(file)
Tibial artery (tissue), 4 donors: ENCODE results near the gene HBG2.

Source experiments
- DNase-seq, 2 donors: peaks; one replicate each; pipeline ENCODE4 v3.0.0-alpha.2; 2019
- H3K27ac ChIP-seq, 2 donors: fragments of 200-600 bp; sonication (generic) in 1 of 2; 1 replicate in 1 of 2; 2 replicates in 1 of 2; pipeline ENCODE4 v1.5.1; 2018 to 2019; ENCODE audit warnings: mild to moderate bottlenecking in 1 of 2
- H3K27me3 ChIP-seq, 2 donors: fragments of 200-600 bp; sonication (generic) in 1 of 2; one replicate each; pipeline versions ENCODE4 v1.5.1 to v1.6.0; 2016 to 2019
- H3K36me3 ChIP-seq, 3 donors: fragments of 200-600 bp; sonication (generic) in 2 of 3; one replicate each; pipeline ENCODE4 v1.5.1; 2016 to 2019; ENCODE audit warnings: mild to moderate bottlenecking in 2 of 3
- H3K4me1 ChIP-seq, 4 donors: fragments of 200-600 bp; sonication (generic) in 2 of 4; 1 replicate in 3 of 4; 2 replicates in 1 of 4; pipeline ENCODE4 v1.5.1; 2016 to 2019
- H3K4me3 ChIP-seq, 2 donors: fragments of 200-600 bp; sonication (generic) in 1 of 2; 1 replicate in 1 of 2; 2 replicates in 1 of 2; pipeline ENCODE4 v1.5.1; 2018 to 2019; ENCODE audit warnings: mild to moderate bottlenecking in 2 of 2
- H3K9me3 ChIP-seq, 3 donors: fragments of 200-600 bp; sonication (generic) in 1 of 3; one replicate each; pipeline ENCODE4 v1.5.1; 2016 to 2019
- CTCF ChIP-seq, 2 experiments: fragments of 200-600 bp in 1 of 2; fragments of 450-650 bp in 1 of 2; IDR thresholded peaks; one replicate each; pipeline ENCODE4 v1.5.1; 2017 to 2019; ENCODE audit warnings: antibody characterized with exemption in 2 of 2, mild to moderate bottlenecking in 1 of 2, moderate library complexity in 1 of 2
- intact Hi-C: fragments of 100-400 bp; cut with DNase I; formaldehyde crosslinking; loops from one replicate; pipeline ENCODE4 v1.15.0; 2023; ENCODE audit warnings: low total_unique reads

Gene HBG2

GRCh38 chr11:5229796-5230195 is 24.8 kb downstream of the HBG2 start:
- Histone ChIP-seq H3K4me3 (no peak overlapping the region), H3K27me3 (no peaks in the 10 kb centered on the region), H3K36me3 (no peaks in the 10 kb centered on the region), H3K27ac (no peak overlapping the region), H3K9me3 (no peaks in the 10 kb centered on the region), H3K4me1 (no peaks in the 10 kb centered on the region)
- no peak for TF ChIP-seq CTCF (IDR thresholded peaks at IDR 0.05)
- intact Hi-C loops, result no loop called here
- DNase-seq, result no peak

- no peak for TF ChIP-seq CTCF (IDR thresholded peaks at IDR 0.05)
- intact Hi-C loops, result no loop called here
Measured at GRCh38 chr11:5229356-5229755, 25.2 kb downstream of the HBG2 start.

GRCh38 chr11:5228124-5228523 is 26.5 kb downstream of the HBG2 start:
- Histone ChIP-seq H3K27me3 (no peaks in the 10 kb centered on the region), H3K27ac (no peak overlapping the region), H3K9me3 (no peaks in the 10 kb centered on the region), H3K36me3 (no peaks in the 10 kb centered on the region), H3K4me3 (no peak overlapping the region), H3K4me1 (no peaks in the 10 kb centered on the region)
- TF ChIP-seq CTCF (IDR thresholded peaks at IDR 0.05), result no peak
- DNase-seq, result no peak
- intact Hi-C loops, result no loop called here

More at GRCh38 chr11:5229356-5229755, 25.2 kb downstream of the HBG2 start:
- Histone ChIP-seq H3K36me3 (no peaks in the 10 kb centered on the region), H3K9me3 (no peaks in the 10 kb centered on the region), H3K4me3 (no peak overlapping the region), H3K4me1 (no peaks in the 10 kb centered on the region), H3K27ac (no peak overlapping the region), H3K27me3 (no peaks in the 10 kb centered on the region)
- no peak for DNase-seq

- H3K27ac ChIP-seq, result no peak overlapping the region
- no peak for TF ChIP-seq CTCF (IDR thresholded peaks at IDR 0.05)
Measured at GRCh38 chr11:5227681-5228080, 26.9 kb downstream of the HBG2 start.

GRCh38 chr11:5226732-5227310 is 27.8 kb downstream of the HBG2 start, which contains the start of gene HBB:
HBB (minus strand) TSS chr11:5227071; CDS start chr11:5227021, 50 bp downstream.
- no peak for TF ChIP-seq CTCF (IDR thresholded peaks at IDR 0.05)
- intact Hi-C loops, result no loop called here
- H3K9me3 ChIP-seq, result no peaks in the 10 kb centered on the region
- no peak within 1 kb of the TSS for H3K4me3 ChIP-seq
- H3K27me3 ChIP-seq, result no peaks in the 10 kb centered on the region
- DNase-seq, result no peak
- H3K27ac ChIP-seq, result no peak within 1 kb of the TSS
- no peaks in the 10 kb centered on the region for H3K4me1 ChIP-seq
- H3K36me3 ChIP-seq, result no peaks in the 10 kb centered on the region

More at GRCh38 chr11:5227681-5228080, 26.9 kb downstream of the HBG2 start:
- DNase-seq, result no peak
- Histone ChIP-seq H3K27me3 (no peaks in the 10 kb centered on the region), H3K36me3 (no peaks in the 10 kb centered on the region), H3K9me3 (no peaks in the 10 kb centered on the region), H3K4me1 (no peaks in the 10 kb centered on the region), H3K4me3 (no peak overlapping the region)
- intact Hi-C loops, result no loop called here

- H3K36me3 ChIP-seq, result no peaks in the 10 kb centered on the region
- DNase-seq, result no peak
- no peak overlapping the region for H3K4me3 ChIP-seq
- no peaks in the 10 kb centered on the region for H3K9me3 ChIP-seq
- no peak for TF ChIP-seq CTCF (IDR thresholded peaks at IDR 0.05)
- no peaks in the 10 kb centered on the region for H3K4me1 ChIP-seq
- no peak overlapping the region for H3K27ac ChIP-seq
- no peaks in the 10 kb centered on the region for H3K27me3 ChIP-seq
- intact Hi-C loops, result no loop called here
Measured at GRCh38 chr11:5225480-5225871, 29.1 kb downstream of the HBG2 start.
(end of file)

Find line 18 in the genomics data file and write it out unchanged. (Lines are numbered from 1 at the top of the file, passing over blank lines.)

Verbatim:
- no peak for TF ChIP-seq CTCF (IDR thresholded peaks at IDR 0.05)